I tried that, but I get a weird number (25.something cm/second squared) and I'm supposed to be getting the actual acceleration of gravity... I don't know where I'm going wrong. I mean, I calculated the period like this:

20 oscilations every t seconds, so t/20 = Period

I square that value and then divide the length of the pendulum by it, and get that weird answer...

"All these people having fun are playing for a gigantic 40000$ award, while I'm here sweating, players asking me stupid layer questions we all hate, and I'm thirsty.

I tried that, but I get a weird number (25.something cm/second squared) and I'm supposed to be getting the actual acceleration of gravity... I don't know where I'm going wrong. I mean, I calculated the period like this:

20 oscilations every t seconds, so t/20 = Period

I square that value and then divide the length of the pendulum by it, and get that weird answer...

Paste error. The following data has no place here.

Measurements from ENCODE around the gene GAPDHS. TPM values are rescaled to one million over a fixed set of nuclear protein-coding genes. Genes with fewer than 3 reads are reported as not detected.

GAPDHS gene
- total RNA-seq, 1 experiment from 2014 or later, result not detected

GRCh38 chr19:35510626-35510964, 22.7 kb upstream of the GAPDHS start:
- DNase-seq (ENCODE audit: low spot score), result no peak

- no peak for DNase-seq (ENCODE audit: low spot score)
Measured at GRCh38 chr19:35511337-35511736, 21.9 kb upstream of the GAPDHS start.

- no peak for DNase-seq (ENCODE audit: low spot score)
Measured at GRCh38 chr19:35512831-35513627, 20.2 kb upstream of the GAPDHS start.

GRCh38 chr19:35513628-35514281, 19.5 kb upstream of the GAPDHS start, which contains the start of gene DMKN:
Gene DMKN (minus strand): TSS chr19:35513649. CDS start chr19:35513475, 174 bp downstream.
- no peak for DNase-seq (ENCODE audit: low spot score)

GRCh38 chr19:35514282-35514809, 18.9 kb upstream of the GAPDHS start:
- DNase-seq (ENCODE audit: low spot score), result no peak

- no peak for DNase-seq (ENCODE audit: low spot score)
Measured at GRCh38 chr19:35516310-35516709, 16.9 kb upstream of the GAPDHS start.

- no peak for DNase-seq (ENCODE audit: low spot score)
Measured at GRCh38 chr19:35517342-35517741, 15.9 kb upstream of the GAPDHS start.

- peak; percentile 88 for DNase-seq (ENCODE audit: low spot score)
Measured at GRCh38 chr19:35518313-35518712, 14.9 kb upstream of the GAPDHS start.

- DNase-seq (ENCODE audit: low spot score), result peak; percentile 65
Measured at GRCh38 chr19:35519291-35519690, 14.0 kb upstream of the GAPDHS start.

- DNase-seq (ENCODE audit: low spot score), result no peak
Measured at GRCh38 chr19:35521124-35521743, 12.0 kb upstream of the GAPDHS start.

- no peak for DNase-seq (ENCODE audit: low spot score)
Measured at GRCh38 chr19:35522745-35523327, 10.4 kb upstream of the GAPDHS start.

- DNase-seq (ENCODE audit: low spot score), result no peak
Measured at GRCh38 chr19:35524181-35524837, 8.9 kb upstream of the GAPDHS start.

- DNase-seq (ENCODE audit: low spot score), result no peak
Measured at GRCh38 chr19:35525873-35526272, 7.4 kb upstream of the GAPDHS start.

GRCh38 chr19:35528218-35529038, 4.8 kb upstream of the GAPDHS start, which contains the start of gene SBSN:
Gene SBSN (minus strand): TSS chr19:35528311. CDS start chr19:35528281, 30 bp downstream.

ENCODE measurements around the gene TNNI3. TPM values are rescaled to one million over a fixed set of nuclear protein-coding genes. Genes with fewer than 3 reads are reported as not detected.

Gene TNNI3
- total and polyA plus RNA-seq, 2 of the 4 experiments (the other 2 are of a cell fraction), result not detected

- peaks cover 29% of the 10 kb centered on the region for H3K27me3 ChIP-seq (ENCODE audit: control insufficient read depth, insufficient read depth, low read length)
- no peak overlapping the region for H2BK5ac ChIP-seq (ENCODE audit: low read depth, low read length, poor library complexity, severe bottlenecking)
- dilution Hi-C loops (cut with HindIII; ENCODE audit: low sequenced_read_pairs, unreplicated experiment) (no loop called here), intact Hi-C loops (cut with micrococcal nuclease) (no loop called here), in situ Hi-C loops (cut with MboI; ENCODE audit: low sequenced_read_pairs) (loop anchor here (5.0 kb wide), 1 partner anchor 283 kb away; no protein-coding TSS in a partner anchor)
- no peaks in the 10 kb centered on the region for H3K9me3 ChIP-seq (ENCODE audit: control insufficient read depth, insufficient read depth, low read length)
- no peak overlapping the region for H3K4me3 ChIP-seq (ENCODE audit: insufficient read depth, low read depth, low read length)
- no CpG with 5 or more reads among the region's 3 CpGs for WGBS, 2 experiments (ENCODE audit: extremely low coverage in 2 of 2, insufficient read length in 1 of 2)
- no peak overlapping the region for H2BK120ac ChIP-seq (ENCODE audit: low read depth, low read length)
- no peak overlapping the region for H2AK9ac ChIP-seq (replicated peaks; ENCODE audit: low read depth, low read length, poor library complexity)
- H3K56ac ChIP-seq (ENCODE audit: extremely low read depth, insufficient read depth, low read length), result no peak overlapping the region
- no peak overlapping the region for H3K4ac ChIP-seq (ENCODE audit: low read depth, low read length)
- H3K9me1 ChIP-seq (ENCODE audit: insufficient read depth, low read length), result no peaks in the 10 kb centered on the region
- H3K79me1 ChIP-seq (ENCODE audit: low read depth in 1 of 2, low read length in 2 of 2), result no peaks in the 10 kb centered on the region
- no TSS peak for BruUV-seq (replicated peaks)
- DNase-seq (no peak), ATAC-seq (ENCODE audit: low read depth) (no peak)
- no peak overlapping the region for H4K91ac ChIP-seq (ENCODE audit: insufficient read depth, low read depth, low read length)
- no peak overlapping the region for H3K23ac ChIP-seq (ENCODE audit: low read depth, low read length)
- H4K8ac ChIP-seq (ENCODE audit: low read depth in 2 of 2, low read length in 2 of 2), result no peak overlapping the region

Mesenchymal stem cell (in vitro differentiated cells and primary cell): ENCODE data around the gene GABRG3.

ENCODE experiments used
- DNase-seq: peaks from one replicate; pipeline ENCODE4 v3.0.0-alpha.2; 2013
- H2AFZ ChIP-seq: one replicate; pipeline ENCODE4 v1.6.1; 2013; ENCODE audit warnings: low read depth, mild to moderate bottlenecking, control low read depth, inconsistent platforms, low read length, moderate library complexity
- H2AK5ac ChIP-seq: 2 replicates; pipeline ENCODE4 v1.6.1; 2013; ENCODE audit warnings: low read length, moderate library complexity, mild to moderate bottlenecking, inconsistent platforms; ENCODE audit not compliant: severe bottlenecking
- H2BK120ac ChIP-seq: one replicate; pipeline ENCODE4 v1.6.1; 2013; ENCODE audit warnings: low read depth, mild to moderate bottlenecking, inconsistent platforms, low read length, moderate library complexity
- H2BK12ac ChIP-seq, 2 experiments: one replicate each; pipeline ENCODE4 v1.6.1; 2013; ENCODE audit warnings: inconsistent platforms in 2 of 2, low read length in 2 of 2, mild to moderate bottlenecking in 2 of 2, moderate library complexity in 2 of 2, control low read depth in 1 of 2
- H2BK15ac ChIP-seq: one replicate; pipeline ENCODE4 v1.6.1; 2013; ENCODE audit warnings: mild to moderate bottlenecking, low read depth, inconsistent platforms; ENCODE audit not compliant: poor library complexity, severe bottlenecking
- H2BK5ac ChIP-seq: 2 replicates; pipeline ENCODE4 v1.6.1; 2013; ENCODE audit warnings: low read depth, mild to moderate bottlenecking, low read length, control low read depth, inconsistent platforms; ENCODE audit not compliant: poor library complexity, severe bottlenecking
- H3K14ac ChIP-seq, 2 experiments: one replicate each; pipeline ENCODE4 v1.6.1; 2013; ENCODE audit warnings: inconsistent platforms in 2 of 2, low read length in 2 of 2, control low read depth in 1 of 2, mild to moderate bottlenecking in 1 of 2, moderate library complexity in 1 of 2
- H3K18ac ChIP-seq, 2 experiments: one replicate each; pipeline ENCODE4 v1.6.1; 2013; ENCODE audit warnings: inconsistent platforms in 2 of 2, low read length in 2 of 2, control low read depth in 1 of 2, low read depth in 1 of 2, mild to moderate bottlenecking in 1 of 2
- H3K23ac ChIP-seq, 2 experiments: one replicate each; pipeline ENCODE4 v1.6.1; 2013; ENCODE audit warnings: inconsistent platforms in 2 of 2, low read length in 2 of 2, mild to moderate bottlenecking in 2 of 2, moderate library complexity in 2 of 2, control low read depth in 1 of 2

"All these people having fun are playing for a gigantic 40000$ award, while I'm here sweating, players asking me stupid layer questions we all hate, and I'm thirsty.

"All these people having fun are playing for a gigantic 40000$ award, while I'm here sweating, players asking me stupid layer questions we all hate, and I'm thirsty.

"All these people having fun are playing for a gigantic 40000$ award, while I'm here sweating, players asking me stupid layer questions we all hate, and I'm thirsty.

Ok so I have been sick for a while and I haven't had the chance to find out how to solve these problems but I guess that with an example of each I can solve the rest of the problems I have anyway here goes:

I need to make a graph and show at least 1 period for:
y=cos(x + Pi/4)
y=3 cos x + 3
y= -2 cos(x - Pi/2)

0.719375 for 13cm
0.881375 for 20cm
1.210375 for 36cm
1.622375 for 65cm
1.869625 for 89cm
1.889225 for 93cm
2.416375 for 150cm
2.571125 for 173cm